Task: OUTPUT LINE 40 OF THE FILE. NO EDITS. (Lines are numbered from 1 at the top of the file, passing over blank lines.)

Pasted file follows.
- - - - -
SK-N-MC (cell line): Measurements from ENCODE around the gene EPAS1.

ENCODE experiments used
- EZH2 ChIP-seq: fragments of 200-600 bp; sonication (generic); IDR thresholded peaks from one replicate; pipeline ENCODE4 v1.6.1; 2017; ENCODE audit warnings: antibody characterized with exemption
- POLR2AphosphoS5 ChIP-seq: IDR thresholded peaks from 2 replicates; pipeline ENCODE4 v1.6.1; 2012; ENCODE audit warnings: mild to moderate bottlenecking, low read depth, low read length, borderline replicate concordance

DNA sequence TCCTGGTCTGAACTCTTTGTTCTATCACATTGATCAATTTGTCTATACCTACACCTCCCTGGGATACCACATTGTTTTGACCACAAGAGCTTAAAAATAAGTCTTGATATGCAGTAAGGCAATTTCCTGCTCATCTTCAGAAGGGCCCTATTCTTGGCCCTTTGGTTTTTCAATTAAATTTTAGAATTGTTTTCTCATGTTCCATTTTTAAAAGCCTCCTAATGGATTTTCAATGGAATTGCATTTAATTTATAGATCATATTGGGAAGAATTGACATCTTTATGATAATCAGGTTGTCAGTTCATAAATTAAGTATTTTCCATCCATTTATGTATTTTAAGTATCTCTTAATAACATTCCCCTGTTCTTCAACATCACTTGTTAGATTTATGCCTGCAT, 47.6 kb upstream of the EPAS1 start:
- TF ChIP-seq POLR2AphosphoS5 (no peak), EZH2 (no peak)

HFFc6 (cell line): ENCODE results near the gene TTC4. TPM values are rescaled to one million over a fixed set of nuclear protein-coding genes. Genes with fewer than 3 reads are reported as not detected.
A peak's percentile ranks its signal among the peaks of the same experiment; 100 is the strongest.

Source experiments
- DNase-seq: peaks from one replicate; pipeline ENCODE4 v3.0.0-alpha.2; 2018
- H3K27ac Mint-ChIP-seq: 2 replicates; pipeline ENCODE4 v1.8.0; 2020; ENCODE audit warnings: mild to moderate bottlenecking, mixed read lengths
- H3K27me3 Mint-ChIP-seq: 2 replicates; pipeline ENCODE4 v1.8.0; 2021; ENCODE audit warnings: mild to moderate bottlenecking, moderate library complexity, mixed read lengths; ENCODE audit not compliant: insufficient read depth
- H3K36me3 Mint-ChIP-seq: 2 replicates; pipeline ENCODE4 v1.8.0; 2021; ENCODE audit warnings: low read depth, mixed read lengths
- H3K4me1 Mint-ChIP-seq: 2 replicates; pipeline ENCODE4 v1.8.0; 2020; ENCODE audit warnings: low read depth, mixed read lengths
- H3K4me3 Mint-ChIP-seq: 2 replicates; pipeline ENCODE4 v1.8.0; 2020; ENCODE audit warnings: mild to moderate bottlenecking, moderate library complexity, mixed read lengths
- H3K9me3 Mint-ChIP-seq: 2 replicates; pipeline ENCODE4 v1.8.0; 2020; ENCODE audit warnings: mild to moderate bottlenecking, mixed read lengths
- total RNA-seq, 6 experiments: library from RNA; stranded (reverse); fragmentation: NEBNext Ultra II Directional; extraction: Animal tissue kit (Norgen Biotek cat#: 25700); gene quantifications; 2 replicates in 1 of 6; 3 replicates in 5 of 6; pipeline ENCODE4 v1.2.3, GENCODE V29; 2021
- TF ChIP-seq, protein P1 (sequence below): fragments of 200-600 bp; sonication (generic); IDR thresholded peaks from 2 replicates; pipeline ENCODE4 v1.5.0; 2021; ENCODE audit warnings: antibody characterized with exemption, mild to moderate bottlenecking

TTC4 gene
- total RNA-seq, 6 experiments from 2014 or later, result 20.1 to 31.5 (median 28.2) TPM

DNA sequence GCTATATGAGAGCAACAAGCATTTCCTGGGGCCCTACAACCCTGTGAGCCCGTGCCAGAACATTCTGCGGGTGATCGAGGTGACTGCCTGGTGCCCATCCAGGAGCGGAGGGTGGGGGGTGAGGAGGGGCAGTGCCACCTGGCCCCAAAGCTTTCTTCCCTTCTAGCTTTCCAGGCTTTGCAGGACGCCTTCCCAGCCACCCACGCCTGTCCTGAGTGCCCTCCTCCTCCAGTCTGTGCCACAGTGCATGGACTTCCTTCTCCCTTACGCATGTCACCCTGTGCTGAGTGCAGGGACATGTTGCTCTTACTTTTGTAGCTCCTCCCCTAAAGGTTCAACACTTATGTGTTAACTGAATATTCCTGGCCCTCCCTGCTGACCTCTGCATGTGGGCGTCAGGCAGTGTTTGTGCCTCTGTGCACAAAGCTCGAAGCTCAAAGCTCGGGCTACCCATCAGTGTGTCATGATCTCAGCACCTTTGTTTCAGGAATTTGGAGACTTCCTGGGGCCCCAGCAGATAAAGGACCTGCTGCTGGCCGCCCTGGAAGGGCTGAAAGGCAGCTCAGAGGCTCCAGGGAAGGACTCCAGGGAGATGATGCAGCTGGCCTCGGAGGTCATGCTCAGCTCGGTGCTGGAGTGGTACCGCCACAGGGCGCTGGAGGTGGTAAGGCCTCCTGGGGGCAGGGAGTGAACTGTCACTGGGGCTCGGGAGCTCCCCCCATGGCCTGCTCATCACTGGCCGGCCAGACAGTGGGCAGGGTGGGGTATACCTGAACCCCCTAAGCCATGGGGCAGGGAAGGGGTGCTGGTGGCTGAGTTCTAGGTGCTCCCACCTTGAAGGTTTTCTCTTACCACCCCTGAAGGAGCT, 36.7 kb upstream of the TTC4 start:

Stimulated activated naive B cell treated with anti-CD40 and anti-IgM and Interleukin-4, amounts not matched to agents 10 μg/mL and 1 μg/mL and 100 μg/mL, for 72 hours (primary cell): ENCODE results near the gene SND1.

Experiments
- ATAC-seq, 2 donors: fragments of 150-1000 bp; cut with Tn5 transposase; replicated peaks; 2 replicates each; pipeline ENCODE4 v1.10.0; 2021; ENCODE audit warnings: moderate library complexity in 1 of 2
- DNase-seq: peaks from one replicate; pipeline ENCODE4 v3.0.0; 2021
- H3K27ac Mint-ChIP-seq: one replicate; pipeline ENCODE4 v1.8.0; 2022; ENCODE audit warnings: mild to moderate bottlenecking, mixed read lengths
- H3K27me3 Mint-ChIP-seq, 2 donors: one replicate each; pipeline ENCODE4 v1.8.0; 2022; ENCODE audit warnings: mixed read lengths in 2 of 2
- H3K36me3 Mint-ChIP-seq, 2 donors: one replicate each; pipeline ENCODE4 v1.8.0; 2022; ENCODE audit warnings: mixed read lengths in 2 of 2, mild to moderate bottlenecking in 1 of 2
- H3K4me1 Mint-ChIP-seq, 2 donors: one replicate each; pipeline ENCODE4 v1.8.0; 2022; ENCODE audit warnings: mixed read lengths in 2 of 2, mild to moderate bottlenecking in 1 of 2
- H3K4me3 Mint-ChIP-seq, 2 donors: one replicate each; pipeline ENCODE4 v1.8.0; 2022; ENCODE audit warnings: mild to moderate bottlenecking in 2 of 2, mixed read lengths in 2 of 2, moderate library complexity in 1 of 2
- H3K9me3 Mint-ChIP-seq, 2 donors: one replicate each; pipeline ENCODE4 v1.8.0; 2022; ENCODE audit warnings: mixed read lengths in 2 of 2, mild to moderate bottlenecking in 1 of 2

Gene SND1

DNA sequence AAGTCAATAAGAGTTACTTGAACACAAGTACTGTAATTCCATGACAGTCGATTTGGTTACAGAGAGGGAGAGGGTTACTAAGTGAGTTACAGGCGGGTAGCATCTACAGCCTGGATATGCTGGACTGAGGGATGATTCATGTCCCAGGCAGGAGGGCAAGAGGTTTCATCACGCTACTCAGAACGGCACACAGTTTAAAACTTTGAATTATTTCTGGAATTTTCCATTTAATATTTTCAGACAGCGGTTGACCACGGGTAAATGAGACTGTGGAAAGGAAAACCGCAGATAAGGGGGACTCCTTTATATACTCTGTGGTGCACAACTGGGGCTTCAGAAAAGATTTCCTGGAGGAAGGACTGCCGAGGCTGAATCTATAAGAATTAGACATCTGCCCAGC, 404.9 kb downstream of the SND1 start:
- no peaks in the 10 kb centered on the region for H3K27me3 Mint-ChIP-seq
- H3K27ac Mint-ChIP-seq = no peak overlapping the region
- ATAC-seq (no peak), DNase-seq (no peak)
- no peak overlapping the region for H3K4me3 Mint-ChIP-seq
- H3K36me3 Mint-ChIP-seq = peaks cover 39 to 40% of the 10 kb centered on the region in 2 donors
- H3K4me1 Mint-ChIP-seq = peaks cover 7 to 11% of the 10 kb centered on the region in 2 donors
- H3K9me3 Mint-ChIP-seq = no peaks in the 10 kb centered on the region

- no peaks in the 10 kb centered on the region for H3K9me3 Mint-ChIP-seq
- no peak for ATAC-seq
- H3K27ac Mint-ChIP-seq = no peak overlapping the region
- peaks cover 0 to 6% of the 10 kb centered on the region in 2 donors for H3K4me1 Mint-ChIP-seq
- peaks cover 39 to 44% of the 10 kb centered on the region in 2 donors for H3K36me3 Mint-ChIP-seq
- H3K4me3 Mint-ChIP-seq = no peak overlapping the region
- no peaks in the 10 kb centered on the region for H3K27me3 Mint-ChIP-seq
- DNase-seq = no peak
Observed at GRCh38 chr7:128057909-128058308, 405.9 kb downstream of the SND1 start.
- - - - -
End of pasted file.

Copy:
- H3K9me3 Mint-ChIP-seq = no peaks in the 10 kb centered on the region